The World Can’t Afford The Economic Impacts Of Climate Change

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Our changing climate doesn’t care about free markets, unfettered capitalism or whether or not you’re a registered Republican or Democrat. While implementing an effective climate reduction policy is usually centered around economics, a new study published in the journal, Nature, has found that if the world increases 2.5 degrees Celsius in temperature as projected, financial assets worth $2.5 trillion will be lost by 2100, and there would be considerable harm to local and global economies.

The study also asserts that this figure is a conservative one, as the research relies on historical data from countries around the world on how increased temperature has affected productivity. Productivity and wage losses from sea level rise, storms, ocean acidification or any other side effects that will occur due to climate change has not been considered into this model. With this conservative estimate, climate change is projected to lower the average global income 23 percent by 2100.

A study published by the Pharmaceutical Journal further enforces this idea by indicating that a rise in global temperatures will decrease crop productivity in dry and tropical regions causing food shortages/malnutrition, droughts and disease (such as malaria from disease-carrying mosquitoes and other pests), all of which will cost the world an exorbitant amount of money to combat.

In addition, swaths of forests the size of Panama are being cut down annually, which will negatively impact the herbal and pharmaceutical industry giants. Americans spend $200 billion per year on prescription drugs and $20 billion on herbs and supplements. Forty percent of our medicines are derived from plants — for example, in the United States, of the top 150 prescription drugs, at least 118 are based on natural sources, according to the Center for Biological Diversity. Pharmaceuticals is a big business with a lot money at stake, but more than that, our life depends on these businesses and our ecosystems to be healthy. If the habitat for these pharmaceuticals ceases to exist, the medications will also cease to exist — or the prices for the drugs will be astronomical.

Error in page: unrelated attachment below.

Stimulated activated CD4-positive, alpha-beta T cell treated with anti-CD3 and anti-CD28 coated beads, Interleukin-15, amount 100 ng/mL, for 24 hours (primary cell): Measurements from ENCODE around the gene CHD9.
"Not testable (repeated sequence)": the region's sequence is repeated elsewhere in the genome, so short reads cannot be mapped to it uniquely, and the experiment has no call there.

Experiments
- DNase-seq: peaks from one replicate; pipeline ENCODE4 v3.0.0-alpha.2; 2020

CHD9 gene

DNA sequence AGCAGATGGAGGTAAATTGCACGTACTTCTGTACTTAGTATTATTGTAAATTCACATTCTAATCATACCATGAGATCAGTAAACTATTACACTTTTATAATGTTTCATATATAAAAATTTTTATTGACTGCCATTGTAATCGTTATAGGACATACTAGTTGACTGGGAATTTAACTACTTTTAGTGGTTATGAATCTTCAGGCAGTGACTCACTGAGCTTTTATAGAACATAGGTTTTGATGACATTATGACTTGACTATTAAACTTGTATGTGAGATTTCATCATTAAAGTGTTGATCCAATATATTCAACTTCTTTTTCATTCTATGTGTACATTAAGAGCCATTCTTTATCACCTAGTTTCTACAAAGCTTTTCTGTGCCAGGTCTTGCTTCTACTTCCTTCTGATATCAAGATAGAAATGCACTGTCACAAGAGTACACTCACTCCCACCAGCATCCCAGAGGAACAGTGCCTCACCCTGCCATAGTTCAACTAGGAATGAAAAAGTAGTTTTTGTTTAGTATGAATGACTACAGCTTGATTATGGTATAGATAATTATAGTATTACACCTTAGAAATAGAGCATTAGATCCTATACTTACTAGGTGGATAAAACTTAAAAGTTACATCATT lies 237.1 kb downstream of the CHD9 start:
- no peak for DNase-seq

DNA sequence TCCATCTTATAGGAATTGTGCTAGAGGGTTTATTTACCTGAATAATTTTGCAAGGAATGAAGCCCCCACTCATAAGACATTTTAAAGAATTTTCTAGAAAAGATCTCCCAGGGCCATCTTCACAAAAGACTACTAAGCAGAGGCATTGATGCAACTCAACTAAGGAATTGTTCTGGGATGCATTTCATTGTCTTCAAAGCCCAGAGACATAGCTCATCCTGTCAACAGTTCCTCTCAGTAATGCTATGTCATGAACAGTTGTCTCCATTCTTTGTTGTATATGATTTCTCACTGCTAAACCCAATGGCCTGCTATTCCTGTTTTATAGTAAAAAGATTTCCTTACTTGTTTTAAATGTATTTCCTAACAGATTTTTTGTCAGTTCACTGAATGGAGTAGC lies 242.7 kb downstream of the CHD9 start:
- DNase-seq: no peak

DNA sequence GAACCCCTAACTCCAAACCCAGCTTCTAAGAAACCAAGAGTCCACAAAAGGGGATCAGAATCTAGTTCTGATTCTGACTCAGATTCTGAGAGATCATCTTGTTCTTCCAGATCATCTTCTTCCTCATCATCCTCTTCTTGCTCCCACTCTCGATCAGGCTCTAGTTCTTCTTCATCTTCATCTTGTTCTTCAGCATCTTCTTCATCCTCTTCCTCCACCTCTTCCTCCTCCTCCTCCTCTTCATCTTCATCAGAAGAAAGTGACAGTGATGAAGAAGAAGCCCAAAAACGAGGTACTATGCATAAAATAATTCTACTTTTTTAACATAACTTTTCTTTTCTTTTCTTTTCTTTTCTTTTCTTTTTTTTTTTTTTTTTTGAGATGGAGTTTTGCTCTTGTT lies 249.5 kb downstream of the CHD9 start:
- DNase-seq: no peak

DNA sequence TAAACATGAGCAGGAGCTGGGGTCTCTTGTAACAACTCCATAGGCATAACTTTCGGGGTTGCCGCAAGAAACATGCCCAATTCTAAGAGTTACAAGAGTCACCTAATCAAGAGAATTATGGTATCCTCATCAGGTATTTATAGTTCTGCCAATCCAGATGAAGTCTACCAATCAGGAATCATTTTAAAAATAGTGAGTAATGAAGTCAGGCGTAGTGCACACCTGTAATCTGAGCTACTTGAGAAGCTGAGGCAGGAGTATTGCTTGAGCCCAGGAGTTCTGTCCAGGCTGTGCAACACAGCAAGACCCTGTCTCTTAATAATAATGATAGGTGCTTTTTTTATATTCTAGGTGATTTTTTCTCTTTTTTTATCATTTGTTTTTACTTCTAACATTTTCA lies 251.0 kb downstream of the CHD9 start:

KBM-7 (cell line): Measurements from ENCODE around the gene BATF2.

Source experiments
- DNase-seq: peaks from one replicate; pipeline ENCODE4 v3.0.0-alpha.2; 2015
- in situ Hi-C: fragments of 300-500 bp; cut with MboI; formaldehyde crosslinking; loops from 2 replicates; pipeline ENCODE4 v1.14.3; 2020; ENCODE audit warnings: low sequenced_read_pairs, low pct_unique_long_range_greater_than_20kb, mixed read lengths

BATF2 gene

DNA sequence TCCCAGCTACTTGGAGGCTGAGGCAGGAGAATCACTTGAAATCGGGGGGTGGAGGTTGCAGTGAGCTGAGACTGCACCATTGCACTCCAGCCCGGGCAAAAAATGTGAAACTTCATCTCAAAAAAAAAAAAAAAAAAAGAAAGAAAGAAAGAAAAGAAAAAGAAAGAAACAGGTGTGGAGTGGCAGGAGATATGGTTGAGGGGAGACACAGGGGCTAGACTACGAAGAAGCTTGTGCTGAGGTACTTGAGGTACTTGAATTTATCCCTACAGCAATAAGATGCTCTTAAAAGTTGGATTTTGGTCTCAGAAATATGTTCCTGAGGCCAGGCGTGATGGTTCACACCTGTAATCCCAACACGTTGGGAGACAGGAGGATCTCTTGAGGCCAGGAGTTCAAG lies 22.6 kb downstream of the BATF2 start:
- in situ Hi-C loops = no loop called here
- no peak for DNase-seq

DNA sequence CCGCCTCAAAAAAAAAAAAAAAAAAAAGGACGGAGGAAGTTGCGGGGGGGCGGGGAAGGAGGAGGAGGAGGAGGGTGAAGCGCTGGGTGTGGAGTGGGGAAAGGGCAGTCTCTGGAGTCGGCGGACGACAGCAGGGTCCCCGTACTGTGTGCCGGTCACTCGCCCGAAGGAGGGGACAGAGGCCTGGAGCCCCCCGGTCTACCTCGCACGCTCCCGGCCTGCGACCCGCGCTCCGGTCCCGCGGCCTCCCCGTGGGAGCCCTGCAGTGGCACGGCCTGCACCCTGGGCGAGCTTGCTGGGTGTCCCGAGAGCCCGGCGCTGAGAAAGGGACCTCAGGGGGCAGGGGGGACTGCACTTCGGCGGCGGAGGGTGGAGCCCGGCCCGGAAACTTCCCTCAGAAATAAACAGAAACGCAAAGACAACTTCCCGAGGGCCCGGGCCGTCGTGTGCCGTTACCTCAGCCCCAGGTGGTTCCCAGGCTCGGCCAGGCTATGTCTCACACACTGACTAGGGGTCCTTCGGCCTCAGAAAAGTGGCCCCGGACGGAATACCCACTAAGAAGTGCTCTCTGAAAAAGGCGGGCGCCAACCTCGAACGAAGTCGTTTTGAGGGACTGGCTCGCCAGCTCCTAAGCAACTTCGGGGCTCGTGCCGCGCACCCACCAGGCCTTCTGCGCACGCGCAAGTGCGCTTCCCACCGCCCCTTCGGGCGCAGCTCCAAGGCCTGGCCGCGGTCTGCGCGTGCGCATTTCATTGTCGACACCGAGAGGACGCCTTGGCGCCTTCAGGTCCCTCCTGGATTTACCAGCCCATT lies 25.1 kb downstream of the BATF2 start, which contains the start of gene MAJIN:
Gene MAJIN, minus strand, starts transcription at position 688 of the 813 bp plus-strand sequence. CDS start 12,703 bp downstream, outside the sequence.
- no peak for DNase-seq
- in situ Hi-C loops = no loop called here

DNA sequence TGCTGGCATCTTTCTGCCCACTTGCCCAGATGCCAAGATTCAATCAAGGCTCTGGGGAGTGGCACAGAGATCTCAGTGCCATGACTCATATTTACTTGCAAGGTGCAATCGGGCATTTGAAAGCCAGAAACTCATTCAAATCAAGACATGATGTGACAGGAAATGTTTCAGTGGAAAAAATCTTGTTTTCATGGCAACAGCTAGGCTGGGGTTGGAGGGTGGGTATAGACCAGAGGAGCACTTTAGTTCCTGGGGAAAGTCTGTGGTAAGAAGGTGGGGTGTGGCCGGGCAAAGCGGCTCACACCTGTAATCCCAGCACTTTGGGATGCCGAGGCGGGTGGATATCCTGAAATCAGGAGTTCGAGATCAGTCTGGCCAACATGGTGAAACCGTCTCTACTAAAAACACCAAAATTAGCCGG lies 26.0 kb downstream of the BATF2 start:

Although the rich may still have access to the medications, no one is immune to the economical consequences of climate change. Extreme weather events, rising sea levels, drier agricultural conditions and increasing temperatures will destroy financial assets and reduce economic productivity; and no society will be exempt.

Society can no longer afford to justify inaction under an economical guise; it is our fiduciary responsibility to invest in a cleaner future so we can mitigate the economic harm of our delayed inaction. The cost to our health, budget, environment and economics is too great if we continue on this “business as usual” paradigm.

letters@chronicle.utah.edu

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